Who do you think you are?
Who Do You Think You Are?
This question is often received as criticism, or even a challenge. And its answers can range from boasting in ourselves to making us uncomfortable, or even ashamed. They can span the gamut of making us feel satisfied, proud, or crush our self-confidence and self-esteem.
But the origin of our answer is key in understanding the heart of the matter. We may answer things like I am a business person, parent, teacher, mechanic or musician. But these things are often temporary when companies are downsized, children move away, school budgets are cut, and surgeries take away our gifts.
So how do you answer, “Who are you?”
The truth is, who we are affects how we live. Let that soak in a minute. Who I am affects how I live. Does your answer now change? Now what if we say, who we are affects how we live for the Kingdom!
So what response should Christians offer? The ideal is that Christians should imitate their role model, Jesus. I know what you’re thinking - no one can be perfect like Christ. While it is true that Christians cannot reach sinless perfection (blameless as used in Job 1:1), we can grow perfectly (mature as used in Philippians 3:15) in Christ. Christians can and should strive and encourage others to claim and live out the identification they share with Christ Jesus. This truth is given by Paul in Romans 6:1-10. Paul explains that all who have been baptized with Christ in His death and burial, are also identified with Him in His resurrection. The result is the bondage of sin has been broken and we are free to live like Christ in the resurrected life. “For we know that our old self was crucified with him so that the body ruled by sin might be done away with, that we should no longer be slaves to sin – because anyone who has died has been set free from sin” (Romans 6:6-7).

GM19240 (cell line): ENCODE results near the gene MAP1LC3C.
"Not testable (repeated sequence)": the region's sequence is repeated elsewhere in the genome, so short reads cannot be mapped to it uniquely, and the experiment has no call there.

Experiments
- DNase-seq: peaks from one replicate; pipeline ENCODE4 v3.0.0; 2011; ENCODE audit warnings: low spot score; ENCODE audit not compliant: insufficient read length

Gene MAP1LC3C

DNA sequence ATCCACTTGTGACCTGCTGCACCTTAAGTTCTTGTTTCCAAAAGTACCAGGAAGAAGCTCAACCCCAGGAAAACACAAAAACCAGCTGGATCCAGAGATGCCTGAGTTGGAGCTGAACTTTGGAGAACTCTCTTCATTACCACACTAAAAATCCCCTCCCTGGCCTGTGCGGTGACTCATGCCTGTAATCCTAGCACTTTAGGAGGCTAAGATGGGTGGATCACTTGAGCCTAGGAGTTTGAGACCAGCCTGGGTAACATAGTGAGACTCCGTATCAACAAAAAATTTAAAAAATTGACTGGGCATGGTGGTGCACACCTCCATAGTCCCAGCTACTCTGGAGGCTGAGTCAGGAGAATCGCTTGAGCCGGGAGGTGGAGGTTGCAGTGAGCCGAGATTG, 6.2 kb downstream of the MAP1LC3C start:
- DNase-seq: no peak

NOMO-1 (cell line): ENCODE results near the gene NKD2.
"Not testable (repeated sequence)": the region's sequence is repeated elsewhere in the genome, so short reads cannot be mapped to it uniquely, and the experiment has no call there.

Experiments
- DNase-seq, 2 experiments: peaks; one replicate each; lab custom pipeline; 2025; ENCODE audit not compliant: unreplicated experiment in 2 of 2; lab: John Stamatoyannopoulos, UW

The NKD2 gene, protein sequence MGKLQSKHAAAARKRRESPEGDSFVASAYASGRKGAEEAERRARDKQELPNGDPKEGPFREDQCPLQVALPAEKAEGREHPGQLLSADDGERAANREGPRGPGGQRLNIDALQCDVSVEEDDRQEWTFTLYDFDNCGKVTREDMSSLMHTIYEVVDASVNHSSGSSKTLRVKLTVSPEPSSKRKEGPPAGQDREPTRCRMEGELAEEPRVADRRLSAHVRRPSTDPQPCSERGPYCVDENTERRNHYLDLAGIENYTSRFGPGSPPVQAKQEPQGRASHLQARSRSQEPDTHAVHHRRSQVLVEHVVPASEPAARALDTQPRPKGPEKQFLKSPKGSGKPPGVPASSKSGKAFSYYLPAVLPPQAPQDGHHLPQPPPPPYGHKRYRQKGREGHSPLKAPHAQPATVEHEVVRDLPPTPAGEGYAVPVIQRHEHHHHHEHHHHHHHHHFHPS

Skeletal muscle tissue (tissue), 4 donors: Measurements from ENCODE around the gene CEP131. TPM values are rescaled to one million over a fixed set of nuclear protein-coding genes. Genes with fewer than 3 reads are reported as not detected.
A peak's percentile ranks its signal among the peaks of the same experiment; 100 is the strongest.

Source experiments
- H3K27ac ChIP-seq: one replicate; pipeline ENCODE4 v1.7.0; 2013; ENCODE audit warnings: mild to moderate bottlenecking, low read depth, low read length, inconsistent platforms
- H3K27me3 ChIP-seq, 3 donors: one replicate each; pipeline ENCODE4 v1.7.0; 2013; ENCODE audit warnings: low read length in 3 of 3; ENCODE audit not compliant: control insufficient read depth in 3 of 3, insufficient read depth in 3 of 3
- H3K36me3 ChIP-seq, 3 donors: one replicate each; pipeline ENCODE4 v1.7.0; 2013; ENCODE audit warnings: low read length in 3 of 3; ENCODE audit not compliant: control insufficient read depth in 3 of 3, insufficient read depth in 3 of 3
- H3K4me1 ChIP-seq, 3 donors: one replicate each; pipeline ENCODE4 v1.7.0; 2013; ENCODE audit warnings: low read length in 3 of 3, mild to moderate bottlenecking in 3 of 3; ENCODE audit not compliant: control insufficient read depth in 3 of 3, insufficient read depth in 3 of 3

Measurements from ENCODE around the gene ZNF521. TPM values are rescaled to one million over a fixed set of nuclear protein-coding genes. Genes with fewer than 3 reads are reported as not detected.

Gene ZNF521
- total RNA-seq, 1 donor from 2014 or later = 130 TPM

Even though we have been set free from our sin, in our current culture there seems to be endless attempts to put everything into terms of right or wrong, yes or no, conservative or liberal, and others. The intent of many conversations is to prove that one person is right and the other is wrong. Many people prefer talking at someone rather than with someone, with the objective being to prove an individual opinion rather than truth. This can result in disagreement, and taken to its destructive extreme, anger and/or hatred can result. So again, in today’s culture, who do you think you are?
Christians are called to be light in the world. Light. And while it may seem like an unachievable task, the darker the world becomes, the easier it is to see light. May we all worry less about our titles and get back to being light in an ever-darkening world. We are brothers and sisters with Christ! We are the sons and daughters of God.
That’s who I am!
Randy serves as an Elder at Life Church. He leads a life group and the safety team. Email him at